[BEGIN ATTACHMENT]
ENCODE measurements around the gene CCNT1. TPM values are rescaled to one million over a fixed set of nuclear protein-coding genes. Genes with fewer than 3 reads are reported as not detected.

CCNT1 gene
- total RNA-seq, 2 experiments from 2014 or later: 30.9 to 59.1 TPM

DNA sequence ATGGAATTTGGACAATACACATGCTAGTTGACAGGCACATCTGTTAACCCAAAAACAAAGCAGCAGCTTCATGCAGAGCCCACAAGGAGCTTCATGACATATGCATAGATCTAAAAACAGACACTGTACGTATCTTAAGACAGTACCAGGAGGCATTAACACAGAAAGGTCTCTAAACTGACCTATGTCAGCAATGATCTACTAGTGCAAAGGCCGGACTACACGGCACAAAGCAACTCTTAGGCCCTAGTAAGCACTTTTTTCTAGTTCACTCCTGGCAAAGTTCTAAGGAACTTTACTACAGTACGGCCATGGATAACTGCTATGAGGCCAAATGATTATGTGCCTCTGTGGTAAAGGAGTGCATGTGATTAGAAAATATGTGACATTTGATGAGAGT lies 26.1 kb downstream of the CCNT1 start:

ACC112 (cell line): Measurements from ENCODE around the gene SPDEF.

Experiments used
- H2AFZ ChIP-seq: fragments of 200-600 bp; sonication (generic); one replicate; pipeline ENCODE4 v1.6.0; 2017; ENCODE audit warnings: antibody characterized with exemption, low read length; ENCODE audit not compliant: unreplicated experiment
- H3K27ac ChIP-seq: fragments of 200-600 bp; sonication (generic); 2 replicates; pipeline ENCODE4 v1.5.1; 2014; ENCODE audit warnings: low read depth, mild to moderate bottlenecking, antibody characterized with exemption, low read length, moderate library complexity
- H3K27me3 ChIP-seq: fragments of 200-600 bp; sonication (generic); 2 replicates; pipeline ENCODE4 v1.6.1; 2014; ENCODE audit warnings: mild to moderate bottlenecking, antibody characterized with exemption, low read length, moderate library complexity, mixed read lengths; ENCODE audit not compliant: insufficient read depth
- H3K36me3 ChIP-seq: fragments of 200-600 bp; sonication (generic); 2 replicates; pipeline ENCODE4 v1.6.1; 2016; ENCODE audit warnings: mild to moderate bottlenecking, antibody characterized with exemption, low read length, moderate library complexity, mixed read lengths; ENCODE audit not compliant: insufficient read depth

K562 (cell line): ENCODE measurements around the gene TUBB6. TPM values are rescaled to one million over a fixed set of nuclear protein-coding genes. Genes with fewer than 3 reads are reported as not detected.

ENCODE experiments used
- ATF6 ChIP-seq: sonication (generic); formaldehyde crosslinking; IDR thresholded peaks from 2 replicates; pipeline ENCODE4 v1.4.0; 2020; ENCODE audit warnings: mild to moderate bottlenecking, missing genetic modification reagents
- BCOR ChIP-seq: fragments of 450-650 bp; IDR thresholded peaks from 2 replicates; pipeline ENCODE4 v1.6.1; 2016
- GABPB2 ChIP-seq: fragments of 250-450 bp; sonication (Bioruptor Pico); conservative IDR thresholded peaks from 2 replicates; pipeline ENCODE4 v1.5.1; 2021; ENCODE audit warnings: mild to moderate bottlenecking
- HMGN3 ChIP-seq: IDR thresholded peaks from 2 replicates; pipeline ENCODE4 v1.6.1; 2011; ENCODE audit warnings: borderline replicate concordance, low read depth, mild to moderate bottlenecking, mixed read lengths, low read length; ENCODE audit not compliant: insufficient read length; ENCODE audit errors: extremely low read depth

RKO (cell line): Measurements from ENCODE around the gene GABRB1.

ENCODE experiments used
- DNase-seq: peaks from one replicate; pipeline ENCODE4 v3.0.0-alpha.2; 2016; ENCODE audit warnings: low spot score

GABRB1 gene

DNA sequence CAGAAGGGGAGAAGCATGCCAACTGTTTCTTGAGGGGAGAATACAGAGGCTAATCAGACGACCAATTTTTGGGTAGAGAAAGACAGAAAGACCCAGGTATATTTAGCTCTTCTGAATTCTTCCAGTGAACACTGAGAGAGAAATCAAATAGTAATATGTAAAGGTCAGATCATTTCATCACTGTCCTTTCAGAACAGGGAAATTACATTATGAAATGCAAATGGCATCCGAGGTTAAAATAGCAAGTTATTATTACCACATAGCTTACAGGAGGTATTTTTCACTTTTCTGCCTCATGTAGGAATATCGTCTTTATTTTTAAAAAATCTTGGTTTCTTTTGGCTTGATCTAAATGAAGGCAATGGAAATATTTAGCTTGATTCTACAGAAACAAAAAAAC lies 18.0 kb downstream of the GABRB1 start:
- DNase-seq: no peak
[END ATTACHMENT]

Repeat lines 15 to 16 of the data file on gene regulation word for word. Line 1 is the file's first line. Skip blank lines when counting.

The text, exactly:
- GABPB2 ChIP-seq: fragments of 250-450 bp; sonication (Bioruptor Pico); conservative IDR thresholded peaks from 2 replicates; pipeline ENCODE4 v1.5.1; 2021; ENCODE audit warnings: mild to moderate bottlenecking
- HMGN3 ChIP-seq: IDR thresholded peaks from 2 replicates; pipeline ENCODE4 v1.6.1; 2011; ENCODE audit warnings: borderline replicate concordance, low read depth, mild to moderate bottlenecking, mixed read lengths, low read length; ENCODE audit not compliant: insufficient read length; ENCODE audit errors: extremely low read depth